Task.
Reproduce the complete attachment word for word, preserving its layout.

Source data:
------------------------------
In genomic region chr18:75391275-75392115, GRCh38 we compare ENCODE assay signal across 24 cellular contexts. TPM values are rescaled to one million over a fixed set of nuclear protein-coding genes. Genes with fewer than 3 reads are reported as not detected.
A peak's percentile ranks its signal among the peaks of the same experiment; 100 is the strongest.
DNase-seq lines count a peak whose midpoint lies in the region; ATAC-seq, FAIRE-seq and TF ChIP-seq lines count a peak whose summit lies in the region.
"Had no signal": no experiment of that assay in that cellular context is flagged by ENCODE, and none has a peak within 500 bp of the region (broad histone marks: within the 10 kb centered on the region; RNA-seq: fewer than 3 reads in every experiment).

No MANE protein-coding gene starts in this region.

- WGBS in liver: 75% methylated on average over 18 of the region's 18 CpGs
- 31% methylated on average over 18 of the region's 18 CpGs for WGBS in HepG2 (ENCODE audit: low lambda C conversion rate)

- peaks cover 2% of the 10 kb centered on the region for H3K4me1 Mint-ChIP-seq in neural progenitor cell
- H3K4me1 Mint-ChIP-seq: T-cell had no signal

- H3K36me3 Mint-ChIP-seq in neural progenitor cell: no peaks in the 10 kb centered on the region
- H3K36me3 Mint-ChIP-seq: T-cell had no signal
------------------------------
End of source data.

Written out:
In genomic region chr18:75391275-75392115, GRCh38 we compare ENCODE assay signal across 24 cellular contexts. TPM values are rescaled to one million over a fixed set of nuclear protein-coding genes. Genes with fewer than 3 reads are reported as not detected.
A peak's percentile ranks its signal among the peaks of the same experiment; 100 is the strongest.
DNase-seq lines count a peak whose midpoint lies in the region; ATAC-seq, FAIRE-seq and TF ChIP-seq lines count a peak whose summit lies in the region.
"Had no signal": no experiment of that assay in that cellular context is flagged by ENCODE, and none has a peak within 500 bp of the region (broad histone marks: within the 10 kb centered on the region; RNA-seq: fewer than 3 reads in every experiment).

No MANE protein-coding gene starts in this region.

- WGBS in liver: 75% methylated on average over 18 of the region's 18 CpGs
- 31% methylated on average over 18 of the region's 18 CpGs for WGBS in HepG2 (ENCODE audit: low lambda C conversion rate)

- peaks cover 2% of the 10 kb centered on the region for H3K4me1 Mint-ChIP-seq in neural progenitor cell
- H3K4me1 Mint-ChIP-seq: T-cell had no signal

- H3K36me3 Mint-ChIP-seq in neural progenitor cell: no peaks in the 10 kb centered on the region
- H3K36me3 Mint-ChIP-seq: T-cell had no signal